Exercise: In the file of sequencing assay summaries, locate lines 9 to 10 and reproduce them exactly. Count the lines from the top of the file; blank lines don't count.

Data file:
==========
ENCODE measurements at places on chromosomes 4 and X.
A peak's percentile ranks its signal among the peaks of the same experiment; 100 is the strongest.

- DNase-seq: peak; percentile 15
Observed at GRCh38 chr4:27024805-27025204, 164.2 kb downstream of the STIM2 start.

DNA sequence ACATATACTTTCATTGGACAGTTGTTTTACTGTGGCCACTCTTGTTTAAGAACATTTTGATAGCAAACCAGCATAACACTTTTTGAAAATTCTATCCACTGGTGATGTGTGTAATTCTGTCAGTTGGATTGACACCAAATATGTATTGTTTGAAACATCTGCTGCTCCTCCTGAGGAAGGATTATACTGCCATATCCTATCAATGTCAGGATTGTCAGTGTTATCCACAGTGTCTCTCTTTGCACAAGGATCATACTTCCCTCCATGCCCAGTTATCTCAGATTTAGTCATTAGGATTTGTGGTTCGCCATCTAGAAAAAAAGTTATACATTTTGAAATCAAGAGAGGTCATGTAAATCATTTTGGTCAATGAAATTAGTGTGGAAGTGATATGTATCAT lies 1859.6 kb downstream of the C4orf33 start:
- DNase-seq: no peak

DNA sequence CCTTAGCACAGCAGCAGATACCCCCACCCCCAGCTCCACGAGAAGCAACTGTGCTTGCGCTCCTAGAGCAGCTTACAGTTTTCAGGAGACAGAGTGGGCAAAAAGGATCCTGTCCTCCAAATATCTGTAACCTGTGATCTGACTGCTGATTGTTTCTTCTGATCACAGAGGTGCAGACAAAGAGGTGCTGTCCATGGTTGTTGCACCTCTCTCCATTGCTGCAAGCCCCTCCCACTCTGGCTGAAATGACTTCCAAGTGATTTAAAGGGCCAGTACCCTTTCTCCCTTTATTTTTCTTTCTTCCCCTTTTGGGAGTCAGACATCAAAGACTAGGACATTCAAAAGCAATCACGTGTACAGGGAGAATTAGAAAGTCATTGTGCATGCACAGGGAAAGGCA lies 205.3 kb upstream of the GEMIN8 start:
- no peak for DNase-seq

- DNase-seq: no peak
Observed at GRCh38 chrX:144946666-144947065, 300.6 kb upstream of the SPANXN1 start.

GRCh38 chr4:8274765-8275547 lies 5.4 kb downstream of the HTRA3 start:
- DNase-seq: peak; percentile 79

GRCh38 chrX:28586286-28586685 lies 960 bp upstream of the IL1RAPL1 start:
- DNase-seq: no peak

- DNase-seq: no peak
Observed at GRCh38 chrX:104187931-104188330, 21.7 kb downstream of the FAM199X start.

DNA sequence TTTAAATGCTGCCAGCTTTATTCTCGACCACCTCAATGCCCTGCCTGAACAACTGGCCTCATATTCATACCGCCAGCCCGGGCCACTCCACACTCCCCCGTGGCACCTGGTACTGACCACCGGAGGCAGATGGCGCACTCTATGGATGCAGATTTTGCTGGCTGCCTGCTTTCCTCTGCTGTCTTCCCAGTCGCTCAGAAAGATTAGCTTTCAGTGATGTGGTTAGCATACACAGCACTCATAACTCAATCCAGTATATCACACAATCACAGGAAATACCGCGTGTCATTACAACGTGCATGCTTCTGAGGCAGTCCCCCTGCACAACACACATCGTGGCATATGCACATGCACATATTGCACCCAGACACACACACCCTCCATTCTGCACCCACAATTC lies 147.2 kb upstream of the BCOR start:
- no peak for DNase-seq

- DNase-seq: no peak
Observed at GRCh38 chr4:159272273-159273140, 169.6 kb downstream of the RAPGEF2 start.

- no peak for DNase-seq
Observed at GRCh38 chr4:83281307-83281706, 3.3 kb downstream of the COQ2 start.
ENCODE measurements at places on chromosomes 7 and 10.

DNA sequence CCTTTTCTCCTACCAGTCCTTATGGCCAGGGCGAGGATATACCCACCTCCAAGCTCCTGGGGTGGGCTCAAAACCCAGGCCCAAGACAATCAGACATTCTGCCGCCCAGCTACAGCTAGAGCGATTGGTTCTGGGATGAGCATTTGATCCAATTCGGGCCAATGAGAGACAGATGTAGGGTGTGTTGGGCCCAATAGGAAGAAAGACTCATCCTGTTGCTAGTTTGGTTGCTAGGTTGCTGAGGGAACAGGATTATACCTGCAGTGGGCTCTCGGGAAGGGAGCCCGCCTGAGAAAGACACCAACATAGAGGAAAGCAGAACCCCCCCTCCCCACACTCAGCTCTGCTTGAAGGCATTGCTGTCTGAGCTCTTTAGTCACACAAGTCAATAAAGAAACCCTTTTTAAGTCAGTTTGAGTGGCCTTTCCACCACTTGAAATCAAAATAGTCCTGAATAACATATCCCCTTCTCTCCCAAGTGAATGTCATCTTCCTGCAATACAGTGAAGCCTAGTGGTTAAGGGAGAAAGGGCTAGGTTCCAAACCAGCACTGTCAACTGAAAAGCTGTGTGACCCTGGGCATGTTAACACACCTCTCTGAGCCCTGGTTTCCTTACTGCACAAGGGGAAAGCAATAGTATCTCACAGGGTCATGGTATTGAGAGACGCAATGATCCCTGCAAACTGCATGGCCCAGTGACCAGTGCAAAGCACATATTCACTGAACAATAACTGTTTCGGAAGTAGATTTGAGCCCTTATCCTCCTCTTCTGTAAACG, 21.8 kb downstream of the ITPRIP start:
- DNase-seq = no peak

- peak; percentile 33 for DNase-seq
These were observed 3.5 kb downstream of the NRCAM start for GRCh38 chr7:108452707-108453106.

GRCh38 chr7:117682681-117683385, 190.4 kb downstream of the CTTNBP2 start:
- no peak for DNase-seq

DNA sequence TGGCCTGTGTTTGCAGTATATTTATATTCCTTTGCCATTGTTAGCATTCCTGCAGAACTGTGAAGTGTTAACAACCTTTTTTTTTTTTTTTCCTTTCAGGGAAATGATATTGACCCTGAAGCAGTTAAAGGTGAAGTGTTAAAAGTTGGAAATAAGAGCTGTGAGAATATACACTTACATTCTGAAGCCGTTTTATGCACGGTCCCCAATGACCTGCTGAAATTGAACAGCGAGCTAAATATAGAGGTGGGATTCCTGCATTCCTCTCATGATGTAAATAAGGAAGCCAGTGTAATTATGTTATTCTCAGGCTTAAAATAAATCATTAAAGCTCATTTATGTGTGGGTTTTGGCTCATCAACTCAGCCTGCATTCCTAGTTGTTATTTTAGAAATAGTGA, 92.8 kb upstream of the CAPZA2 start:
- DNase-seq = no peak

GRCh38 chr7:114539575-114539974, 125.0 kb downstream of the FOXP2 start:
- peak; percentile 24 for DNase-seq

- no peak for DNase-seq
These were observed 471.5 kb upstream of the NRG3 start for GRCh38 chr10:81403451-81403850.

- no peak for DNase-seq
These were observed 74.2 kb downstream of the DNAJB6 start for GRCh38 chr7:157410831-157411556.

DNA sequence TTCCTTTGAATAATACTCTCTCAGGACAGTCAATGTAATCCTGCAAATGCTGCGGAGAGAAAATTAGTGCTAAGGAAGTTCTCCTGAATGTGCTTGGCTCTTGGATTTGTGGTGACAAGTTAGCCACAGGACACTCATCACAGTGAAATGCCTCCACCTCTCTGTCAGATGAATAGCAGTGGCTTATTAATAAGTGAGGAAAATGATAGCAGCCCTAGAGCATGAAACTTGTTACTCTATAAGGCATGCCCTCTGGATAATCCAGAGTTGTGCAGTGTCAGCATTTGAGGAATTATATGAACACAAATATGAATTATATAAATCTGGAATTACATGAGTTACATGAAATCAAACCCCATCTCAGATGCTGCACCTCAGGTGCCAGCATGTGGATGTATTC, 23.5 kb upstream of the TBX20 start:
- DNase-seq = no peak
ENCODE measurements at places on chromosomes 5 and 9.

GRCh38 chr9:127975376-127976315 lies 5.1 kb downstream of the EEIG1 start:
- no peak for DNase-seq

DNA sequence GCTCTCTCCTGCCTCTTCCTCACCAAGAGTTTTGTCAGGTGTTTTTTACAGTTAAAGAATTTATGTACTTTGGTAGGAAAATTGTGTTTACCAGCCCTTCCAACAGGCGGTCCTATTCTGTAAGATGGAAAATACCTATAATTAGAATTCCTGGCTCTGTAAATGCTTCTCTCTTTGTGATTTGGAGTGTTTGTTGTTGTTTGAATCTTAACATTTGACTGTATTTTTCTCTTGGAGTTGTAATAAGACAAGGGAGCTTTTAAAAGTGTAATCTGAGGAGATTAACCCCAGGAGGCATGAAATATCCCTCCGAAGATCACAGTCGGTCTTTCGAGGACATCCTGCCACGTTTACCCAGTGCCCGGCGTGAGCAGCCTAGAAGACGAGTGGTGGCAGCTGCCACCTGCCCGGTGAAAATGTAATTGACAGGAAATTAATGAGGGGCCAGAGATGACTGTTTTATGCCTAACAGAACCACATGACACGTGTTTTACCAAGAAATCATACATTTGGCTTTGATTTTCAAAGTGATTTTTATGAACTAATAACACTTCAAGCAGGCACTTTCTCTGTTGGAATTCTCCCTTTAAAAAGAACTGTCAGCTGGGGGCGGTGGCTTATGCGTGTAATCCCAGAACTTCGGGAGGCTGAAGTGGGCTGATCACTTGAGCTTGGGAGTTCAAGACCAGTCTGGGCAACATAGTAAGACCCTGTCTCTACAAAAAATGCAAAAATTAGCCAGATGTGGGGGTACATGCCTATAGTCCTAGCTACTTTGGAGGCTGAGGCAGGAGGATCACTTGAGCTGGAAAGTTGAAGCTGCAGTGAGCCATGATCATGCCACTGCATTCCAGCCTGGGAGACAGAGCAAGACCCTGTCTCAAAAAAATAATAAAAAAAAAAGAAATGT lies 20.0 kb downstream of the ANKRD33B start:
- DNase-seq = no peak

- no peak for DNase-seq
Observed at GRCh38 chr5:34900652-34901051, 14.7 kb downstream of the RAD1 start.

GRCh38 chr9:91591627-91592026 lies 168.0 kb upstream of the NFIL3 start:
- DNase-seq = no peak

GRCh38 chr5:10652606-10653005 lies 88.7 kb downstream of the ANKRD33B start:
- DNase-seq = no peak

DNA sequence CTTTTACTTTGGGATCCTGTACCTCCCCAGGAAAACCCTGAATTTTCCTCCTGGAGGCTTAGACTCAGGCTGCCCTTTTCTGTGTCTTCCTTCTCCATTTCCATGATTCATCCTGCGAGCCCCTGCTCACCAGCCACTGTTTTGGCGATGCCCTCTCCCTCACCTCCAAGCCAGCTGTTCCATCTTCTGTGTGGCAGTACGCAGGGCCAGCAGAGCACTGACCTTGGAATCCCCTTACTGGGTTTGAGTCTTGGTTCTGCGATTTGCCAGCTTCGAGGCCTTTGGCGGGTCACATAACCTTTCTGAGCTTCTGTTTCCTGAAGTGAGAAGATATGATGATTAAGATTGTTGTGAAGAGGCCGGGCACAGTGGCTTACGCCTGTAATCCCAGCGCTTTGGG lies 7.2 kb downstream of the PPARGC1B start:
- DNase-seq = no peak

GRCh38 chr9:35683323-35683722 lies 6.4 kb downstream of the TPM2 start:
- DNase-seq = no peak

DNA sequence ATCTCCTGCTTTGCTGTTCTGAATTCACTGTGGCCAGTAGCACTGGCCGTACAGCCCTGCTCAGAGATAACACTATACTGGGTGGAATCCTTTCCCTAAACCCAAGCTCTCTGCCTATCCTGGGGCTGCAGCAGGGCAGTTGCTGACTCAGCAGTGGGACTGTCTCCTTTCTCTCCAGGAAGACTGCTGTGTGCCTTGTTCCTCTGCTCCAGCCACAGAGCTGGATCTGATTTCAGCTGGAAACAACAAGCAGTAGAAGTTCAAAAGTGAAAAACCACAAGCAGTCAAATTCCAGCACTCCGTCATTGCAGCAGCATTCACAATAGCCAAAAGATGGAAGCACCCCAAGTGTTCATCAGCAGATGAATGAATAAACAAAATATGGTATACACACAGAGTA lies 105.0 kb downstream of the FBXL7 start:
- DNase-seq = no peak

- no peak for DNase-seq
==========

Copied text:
- DNase-seq: no peak
Observed at GRCh38 chrX:144946666-144947065, 300.6 kb upstream of the SPANXN1 start.